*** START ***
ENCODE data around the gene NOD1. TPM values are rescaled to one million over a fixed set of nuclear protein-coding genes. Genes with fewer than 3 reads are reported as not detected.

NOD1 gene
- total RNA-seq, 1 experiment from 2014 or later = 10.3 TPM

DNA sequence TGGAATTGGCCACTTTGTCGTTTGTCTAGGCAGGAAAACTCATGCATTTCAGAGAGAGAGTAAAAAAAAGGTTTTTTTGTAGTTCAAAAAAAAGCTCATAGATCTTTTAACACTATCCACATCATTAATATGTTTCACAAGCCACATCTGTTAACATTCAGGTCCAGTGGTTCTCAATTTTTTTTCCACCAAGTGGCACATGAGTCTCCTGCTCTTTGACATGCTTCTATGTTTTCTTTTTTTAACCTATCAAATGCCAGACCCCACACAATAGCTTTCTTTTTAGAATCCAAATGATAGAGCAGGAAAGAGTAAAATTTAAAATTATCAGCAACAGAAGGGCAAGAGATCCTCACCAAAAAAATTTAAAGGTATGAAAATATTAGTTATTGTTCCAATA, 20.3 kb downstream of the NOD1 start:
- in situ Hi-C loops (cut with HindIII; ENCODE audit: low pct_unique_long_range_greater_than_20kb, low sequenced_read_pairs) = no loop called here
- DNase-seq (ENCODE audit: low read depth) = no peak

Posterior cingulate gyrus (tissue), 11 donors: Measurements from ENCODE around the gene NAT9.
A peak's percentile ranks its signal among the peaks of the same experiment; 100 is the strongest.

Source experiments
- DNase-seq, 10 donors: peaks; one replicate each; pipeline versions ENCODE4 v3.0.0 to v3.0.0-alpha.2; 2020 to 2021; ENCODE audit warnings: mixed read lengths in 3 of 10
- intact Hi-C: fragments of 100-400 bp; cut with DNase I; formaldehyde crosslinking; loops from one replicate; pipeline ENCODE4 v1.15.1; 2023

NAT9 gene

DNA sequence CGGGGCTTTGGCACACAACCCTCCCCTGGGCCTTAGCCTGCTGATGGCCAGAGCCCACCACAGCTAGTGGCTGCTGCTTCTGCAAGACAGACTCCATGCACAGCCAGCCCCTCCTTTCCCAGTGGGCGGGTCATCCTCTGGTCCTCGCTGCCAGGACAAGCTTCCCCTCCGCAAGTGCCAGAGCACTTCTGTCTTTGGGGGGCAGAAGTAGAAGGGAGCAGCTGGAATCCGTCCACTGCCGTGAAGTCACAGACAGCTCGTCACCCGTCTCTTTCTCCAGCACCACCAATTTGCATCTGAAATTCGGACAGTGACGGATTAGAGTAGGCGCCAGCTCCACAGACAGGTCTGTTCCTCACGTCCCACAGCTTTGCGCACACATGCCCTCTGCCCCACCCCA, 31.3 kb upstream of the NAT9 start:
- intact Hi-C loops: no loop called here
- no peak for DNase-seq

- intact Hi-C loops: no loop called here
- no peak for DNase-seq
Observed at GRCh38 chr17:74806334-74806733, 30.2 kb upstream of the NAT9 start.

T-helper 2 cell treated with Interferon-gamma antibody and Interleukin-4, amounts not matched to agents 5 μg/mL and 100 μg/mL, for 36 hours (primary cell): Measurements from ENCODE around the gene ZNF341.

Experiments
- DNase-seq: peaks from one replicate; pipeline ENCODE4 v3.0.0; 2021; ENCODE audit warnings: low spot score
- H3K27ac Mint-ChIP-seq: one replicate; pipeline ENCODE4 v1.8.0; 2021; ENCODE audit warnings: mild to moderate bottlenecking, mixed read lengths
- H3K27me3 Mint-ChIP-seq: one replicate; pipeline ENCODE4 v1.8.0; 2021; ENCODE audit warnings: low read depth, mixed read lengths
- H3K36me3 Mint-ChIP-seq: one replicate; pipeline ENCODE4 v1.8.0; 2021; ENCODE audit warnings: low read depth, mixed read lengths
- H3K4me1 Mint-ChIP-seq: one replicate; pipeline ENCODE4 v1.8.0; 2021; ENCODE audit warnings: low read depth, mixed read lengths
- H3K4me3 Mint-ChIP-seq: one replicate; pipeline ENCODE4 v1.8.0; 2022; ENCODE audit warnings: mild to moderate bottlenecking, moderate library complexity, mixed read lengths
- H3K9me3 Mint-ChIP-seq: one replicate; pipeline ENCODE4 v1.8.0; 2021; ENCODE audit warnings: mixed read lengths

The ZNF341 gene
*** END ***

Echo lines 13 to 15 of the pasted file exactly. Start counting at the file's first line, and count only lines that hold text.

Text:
DNA sequence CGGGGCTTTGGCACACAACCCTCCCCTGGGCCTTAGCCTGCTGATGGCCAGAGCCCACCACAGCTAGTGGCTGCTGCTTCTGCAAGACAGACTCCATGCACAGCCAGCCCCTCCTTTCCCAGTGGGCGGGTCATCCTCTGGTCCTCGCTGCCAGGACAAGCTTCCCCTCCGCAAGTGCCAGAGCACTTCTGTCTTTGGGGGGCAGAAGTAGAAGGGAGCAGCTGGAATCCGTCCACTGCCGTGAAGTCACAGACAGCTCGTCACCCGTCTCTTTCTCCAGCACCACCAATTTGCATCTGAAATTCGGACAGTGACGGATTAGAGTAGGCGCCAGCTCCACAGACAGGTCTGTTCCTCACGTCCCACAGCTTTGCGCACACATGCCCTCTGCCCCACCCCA, 31.3 kb upstream of the NAT9 start:
- intact Hi-C loops: no loop called here
- no peak for DNase-seq